It is a source of anxiety for many a parent re-entering the workforce: résumé gaps. How exactly does one explain months or even years of “unemployment” to a potential employer? It might be getting a little bit easier now that LinkedIn is adding “stay-at-home mom,” “stay-at-home dad,” and “stay-at-home parent” as job titles on the platform.
Millions of job seekers will find this information relevant. In 2018, according to research from the Pew Research Center, approximately 18% parents in the United States were “stay-at-home parents” at some point. That number goes up considerably if you look exclusively at mothers — 27% — while stay-at-home dads lag behind at 7%, which has increased in recent years (in 1989 for example, a scant 3% of dads stayed home by choice).
These statistics are, of course, pre-COVID. Numbers from the U.S. Bureau of Labor Statistics show that the pandemic has disproportionately affected women’s employment. In October 2020, there were 2.2 million fewer women in the workforce than at the same time the year before. In December 2020, women accounted for all job losses. Research from the Rand Corporation shows that women with children have born the brunt of the most profound job losses. The Center for American Progress has suggested that this turn of events could “set gender equality back a generation.”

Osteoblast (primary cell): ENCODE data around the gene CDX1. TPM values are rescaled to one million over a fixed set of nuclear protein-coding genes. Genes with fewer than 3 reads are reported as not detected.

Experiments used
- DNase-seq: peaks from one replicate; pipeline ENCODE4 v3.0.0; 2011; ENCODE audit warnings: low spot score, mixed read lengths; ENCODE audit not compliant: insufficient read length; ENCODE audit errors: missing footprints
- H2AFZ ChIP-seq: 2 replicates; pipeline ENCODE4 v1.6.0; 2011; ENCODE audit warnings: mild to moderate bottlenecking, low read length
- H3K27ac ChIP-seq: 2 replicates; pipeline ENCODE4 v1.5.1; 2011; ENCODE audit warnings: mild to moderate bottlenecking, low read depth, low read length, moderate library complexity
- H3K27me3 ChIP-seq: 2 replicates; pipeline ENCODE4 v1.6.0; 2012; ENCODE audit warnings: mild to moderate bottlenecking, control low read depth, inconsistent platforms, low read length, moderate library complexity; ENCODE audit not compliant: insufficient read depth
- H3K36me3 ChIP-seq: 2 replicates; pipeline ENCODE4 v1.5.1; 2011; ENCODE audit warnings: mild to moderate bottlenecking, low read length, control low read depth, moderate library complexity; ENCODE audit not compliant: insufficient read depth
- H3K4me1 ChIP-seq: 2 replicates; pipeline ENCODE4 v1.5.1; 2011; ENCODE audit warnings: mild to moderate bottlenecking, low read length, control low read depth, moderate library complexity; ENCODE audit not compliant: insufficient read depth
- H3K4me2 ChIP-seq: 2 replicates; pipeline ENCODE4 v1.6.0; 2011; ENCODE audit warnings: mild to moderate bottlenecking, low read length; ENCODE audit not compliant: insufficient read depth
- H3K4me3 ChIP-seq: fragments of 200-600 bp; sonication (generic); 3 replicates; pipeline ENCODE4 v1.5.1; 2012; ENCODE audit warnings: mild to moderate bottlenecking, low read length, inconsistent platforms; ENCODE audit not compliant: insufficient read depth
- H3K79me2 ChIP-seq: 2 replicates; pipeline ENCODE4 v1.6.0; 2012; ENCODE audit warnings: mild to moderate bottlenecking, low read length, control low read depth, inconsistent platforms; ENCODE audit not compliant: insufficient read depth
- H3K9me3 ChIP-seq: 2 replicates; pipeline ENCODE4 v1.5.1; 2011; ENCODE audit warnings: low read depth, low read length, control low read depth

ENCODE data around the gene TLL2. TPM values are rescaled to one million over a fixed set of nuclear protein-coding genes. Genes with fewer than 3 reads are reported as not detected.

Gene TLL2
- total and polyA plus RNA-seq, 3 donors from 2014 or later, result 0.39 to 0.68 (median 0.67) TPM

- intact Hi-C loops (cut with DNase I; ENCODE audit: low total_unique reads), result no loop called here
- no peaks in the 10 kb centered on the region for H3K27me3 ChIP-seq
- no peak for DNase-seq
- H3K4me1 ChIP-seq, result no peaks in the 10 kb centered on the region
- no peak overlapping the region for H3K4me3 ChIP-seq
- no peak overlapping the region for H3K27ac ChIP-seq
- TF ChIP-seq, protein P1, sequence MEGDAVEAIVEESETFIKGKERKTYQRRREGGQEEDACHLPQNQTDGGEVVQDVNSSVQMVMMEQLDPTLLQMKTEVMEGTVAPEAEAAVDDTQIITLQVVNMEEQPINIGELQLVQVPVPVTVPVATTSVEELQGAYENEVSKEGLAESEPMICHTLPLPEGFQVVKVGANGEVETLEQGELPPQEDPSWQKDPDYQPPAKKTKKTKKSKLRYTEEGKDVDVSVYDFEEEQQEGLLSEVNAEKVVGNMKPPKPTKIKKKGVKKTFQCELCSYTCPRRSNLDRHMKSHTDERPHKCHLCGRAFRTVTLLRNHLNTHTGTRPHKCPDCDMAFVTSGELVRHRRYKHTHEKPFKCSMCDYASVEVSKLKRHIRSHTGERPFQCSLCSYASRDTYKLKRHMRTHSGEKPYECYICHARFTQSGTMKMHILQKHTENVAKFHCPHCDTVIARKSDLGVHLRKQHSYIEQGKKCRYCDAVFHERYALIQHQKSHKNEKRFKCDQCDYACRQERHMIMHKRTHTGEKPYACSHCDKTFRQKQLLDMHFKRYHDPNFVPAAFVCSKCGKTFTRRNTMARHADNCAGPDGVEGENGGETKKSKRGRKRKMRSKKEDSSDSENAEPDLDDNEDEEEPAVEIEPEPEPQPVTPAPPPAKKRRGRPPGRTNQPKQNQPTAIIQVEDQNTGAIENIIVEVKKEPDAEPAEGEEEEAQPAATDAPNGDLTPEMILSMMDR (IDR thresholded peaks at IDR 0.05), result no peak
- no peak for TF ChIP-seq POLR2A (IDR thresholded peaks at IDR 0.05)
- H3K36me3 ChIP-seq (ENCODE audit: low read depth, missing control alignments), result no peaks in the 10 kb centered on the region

Moving forward, those who have bowed out of the workforce — whether by choice or due to pandemic considerations — and wish to return to paid employment will be in a position to explain this gap. Previously on LinkedIn, pre-populated fields did not offer any option for stay-at-home parents. But moving forward, “caretaker,” “homemaker,” “mom,” and “dad” will also options, according to TODAY.
In an interview with Fortune, Bef Ayenew, LinkedIn’s director of engineering, stated that these titles would serve as “a stopgap solution,” until the company could incorporate more comprehensive changes for more flexible digital résumés. Future plans include separate résumé sections for employment gaps, 10 different hiatus classifications, from “family care leave,” to “sabbatical,” and a field for gender pronouns.
Ahead of LinkedIn’s changes, Heather Bolen called on the company to “remedy its implicit bias against women” in an essay on Medium titled “How A Simple Platform Fix Can Help Millions Of Women Trying To Re-Enter The Workforce.” She argued, in part, that the lack of pre-populated options for stay-at-home parents allows “[prevents] meaningful conversations about workplace policies that could better support the hiring, productivity, job satisfaction, and retention of employees who are also primary caretakers.”
While some may be wary of including a child care hiatus on their résumé, a study from Vanderbilt Law School found that when women were honest and upfront about their child care related résumé gaps, employers were more likely to hire them as opposed to individuals who did not address the gap by up to 40%. Ultimately, Aynew told Fortune he hopes that these changes on LinkedIn, as well as others to come, will help “normalize employment gaps on the profile to help reframe hiring conversations.”